Fan-favorite actor Josh Holloway returns to TV in a big way. Since the hit show Lost vanished from prime time in 2010, Holloway has gone on to play various roles. But this time he plays nothing like James ‘Sawyer’ Ford in USA’s new sci-fi series Colony. However, Holloway does reunite with his legendary Lost executive producer, Carlton Cuse.
Colony is set in a future Los Angeles, where the city is seized and occupied by an alien force. Naturally, there is a clash between the city’s residents and those who seek to control it. Some residents choose to fight and rebel against the occupation, while others choose to collaborate with the intruders. Holloway plays Will Bowman, a former FBI agent and father who feels he doesn’t have much of a choice about how to deal with these interlopers. During the invasion, Bowman’s son Bram (Alex Neustaedter) is taken and is used as a means of forcing his father to cooperate with his captors.
Screen Rant spoke with the cast and crew of Colony at NYCC, and the following is their impression of the series so far. For Holloway, it was the moral dilemma his character faces that drew him to the show:
“What is so rich about the storytelling [in this show] is [it’s based] in reality.” He adds, “What would you do if they had [taken] your family? What decisions would you make if you were put in that situation? Who comes first your family or your humanity?”
Show creator Carlton Cuse echoes the significance of the human and moral aspects of this sci-fi show:
“The human story kicks off in the very first episode of the show when Josh’s character…is sort of forced into becoming a collaborator and hunt down the resistance. There are a lot of twists and turns that occur and a lot of moral dilemmas that come up for him and his family members as he is on that quest.”
Bowman’s quest, or really, the show’s concept, grew out of the historical interest writer Ryan Condal and Cuse have with World War II and Nazi Germany. Condal confesses the war “…was a big inspiration. I mean Carlton and I both are huge fans of history, particularly World War II history.” Condal explains what aspects of the war inspired the kinds of storytelling that will be seen in Colony, specifically pinpointing the occupation of Nazi forces around Europe:
“We were really, really fascinated by the Nazi occupation of Europe because you had this massive overwhelming technological force that took over all these countries and very quickly the people adapted and tried to survive in this world. Life in these places went on…[and] very quickly people adapted and moved on. The thing that really fascinated us as drama storytellers was the villains in these stories. See, everyone knew the Nazis were bad, but the really interesting thing were collaborators within those places that allied with the Nazis… They would all have their own stories and justifications for that, and that felt just like a really rich place for storytelling for us.”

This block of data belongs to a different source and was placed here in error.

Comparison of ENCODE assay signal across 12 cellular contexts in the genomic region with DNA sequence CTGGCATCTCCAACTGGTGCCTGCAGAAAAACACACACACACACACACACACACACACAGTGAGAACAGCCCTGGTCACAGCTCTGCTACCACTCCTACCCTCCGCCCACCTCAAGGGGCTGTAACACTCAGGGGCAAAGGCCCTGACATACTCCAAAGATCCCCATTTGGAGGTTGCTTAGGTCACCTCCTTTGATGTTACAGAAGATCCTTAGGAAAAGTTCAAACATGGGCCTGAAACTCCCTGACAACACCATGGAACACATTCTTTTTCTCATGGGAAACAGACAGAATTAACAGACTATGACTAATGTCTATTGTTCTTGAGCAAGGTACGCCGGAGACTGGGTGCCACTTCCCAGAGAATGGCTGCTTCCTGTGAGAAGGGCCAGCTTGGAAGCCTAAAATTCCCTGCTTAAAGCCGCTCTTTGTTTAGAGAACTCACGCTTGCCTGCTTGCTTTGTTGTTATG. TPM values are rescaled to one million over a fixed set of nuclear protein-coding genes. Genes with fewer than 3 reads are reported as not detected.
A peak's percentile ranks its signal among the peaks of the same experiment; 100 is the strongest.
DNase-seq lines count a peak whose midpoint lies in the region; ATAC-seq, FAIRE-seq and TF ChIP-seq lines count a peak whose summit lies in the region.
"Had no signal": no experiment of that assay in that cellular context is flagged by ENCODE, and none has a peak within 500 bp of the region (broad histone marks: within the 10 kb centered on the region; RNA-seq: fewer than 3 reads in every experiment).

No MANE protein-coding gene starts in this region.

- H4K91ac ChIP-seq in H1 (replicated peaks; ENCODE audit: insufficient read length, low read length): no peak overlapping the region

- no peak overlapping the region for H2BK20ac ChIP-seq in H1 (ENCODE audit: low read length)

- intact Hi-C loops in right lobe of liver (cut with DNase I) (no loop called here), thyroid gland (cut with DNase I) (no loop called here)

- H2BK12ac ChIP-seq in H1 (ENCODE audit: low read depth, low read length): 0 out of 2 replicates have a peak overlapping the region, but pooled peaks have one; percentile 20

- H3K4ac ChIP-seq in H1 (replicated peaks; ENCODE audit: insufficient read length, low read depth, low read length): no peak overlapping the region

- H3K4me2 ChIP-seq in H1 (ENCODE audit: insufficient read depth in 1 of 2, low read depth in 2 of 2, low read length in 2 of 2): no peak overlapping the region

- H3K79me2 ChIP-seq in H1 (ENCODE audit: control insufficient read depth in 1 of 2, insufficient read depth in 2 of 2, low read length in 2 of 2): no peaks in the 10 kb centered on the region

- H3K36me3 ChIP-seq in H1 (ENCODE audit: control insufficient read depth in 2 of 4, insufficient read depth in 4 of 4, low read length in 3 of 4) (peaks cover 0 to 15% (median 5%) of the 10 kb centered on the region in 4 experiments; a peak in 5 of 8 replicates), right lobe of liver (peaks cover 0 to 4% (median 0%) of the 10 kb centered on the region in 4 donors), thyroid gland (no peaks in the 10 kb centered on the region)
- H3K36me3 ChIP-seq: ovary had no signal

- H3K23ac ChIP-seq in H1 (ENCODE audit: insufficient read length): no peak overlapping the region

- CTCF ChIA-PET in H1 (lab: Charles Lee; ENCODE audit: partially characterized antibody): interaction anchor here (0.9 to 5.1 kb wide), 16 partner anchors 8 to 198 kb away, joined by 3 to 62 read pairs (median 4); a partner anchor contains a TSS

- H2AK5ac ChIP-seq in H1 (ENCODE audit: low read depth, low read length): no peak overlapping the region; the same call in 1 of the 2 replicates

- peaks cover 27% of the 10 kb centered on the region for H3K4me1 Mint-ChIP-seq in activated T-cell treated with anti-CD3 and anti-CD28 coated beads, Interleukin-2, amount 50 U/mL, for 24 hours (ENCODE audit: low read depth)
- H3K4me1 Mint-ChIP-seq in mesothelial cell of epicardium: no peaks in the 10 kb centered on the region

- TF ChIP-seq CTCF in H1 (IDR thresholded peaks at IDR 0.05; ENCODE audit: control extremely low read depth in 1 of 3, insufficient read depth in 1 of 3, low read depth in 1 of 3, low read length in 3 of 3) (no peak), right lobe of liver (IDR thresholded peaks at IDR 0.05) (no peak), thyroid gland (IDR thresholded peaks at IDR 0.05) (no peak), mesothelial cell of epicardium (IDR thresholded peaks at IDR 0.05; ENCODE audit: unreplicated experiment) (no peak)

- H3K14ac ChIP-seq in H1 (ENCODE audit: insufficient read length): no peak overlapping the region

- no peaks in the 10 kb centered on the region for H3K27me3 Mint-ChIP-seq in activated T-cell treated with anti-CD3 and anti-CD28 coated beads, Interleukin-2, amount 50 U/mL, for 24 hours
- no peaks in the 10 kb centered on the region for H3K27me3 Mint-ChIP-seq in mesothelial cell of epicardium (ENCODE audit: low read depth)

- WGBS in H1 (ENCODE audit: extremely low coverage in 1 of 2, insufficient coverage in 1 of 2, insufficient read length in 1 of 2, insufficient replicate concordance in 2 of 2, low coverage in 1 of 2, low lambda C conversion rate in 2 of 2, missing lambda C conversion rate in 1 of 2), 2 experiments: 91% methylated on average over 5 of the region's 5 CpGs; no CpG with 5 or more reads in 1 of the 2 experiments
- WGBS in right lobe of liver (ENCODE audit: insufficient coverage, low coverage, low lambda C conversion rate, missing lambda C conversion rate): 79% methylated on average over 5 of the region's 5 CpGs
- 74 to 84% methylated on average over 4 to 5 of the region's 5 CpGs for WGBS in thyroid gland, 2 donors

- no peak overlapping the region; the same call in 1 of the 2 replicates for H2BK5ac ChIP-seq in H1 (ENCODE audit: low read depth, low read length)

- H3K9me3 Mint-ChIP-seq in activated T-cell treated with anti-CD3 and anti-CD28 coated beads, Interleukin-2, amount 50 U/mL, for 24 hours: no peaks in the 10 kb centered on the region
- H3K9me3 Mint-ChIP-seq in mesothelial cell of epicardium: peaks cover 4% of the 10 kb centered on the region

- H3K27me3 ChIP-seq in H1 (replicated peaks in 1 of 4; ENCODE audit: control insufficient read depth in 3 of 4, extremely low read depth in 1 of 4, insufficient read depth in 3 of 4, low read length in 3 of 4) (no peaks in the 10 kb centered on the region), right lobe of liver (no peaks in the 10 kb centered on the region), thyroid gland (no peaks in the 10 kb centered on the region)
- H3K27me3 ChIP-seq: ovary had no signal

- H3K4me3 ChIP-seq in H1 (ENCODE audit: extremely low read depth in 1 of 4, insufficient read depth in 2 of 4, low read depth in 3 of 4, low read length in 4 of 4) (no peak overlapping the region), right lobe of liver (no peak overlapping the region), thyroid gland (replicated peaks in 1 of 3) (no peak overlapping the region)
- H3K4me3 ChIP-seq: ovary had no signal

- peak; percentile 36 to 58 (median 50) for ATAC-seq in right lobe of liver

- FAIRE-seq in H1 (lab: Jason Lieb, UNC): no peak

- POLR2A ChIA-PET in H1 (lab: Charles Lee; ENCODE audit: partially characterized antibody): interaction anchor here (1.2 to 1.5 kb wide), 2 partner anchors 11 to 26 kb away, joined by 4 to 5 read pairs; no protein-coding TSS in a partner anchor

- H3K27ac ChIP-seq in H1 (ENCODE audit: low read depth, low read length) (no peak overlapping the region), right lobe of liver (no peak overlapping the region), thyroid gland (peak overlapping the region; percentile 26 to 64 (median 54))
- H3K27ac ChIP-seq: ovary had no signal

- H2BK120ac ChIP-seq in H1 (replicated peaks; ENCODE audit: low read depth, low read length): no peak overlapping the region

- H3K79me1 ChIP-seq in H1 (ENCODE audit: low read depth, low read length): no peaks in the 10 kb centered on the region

So expect that, through Colony, Condal and Cuse will explore the dilemmas and reactions that basically moral people must face when they find themselves in a threatening, oppressive situation like a military occupation. Understanding that will offer viewers some insight into the justifications the characters have for making the choices they ultimately make.
For his part, Holloway admits that part of the series’ draw was the opportunity to reunite with Lost executive producer, Carlton Cuse. “It was like putting on an old pair of jeans after working with this guy and not knowing anything for 6 years,” he says. As for the his approach to playing a character that is demonstrably different than Sawyer, and one who finds himself in a storyline that really bears no resemblance to Lost, Holloway says he’s ready for the challenges that presents.
“I am trained for this. I love a story where the audience knows as much about what is going on as the characters, and it is a slow reveal of the mystery and what is happening and you take the ride with me.”
As for Cuse, he’s just happy to be working with Holloway once more, saying he didn’t have anyone else in mind for the role of Bowman. “We wrote the role for Josh,” he says. “We totally did. We specifically talk about [him and] we would actually refer to the character as ” Joshed” in story meeting. We were kind of all in on this idea.”
So, what would have happened if Holloway hadn’t taken the role? “I would have been killed,” Holloway says. With that kind of incentive it seems like he is definitely up for making the show a success.
The Colony series premiere airs Thursday, January 14 @10pm on USA.